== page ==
Search anything and hit enter
  • Teams
  • Members
  • Projects
  • Events
  • Calls
  • Jobs
  • publications
  • Software
  • Tools
  • Network
  • Equipment

A little guide for advanced search:

  • Tip 1. You can use quotes "" to search for an exact expression.
    Example: "cell division"
  • Tip 2. You can use + symbol to restrict results containing all words.
    Example: +cell +stem
  • Tip 3. You can use + and - symbols to force inclusion or exclusion of specific words.
    Example: +cell -stem
e.g. searching for members in projects tagged cancer
Search for
Count
IN
OUT
Content 1
  • member
  • team
  • department
  • center
  • program_project
  • nrc
  • whocc
  • project
  • software
  • tool
  • patent
  • Administrative Staff
  • Assistant Professor
  • Associate Professor
  • Clinical Research Assistant
  • Full Professor
  • Graduate Student
  • Lab assistant
  • Non-permanent Researcher
  • Permanent Researcher
  • Pharmacist
  • PhD Student
  • Physician
  • Post-doc
  • Project Manager
  • Research Associate
  • Research Engineer
  • Retired scientist
  • Technician
  • Undergraduate Student
  • Veterinary
  • Visiting Scientist
  • Deputy Director of Center
  • Deputy Director of Department
  • Deputy Director of National Reference Center
  • Deputy Head of Facility
  • Director of Center
  • Director of Department
  • Director of Institute
  • Director of National Reference Center
  • Group Leader
  • Head of Facility
  • Head of Operations
  • Head of Structure
  • Honorary President of the Departement
  • Labex Coordinator
Content 2
  • member
  • team
  • department
  • center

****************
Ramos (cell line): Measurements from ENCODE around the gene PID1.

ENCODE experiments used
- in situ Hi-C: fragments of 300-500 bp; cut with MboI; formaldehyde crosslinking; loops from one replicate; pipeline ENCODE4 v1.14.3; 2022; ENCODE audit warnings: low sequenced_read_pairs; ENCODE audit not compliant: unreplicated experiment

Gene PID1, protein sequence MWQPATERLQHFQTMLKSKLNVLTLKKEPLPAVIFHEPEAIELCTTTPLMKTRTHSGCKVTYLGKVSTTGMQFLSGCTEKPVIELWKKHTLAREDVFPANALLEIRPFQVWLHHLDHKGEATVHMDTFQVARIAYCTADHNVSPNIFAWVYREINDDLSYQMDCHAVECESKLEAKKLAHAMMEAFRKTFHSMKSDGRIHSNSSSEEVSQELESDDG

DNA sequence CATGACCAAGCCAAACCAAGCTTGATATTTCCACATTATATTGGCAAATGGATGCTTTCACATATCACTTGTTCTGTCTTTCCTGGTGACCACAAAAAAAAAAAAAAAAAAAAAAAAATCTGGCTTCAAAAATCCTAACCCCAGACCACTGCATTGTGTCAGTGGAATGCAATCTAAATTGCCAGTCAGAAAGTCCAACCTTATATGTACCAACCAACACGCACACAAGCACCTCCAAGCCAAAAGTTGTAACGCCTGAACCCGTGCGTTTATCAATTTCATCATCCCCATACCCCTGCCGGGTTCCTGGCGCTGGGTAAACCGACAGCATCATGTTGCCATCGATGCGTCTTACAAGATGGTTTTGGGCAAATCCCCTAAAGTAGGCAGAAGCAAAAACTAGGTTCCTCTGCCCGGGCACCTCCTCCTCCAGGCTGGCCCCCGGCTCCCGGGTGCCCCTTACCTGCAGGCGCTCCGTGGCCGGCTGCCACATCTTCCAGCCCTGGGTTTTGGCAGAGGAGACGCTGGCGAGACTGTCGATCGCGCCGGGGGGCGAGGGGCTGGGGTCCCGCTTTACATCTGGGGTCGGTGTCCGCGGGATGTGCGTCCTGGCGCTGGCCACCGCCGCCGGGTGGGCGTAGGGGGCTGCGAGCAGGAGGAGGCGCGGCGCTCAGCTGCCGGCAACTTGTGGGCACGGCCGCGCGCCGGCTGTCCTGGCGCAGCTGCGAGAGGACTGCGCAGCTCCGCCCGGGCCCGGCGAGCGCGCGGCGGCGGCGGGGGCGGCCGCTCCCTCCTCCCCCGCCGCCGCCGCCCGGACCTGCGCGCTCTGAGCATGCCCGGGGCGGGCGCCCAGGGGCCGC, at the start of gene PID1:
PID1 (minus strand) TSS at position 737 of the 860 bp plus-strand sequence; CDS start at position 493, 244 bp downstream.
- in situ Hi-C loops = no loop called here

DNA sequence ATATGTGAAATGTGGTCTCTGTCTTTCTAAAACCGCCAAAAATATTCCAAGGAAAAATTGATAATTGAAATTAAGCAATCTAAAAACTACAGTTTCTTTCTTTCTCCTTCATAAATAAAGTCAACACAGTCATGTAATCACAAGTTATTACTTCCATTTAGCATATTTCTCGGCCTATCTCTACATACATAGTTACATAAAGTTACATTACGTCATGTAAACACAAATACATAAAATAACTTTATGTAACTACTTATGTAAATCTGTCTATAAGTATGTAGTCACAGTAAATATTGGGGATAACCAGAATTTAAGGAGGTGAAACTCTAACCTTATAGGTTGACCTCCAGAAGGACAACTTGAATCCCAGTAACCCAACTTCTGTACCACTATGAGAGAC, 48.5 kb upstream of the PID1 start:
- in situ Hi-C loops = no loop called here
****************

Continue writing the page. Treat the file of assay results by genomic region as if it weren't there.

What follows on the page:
• program_project
  • nrc
  • whocc
  • project
  • software
  • tool
  • patent
  • Administrative Staff
  • Assistant Professor
  • Associate Professor
  • Clinical Research Assistant
  • Full Professor
  • Graduate Student
  • Lab assistant
  • Non-permanent Researcher
  • Permanent Researcher
  • Pharmacist
  • PhD Student
  • Physician
  • Post-doc
  • Project Manager
  • Research Associate
  • Research Engineer
  • Retired scientist
  • Technician
  • Undergraduate Student
  • Veterinary
  • Visiting Scientist
  • Deputy Director of Center
  • Deputy Director of Department
  • Deputy Director of National Reference Center
  • Deputy Head of Facility
  • Director of Center
  • Director of Department
  • Director of Institute
  • Director of National Reference Center
  • Group Leader
  • Head of Facility
  • Head of Operations
  • Head of Structure
  • Honorary President of the Departement
  • Labex Coordinator
Search
Go back
Scroll to top
Share
© Research
Publication : Nature reviews. Gastroenterology & hepatology

HCV transmission in industrialized countries and resource-constrained areas

Scientific Fields
Diseases
Organisms
Applications
Technique

Published in Nature reviews. Gastroenterology & hepatology - 01 Oct 2013

Thursz M, Fontanet A

Link to Pubmed [PMID] – 24080775

Nat Rev Gastroenterol Hepatol 2014 Jan;11(1):28-35

HCV is a blood-borne virus transmitted by percutaneous exposure to infected blood or blood-derived body fluids. The main routes of transmission are blood transfusions, medical procedures and injection drug use. In industrialized countries, HCV transmission through blood transfusions has been virtually eliminated and iatrogenic transmission occurs only sporadically during local breaches of infection control procedures. As most new cases originate from injection drug use, harm-reduction programmes (including opiate substitution, needle exchange and health education) can greatly reduce HCV transmission. Currently, the main approach to reduce the HCV disease burden is by increasing awareness of both the public and health-care providers to hepatitis C, enhancing screening opportunities and treatment of the infected population. In resource-limited countries, the priority is reducing transmission through blood transfusions and invasive medical procedures. This approach requires training of health-care providers and also structural changes and financial investments in countries where antibody screening, disposable materials and effective sterilization procedures are not routinely available. In these countries, reducing the HCV burden has been hampered by limited access to treatment, largely owing to the cost of drugs. Access to treatment is moving up on the agenda of international and non-governmental organizations in conjunction with the future availability of highly efficacious oral drug regimens.

http://www.ncbi.nlm.nih.gov/pubmed/24080775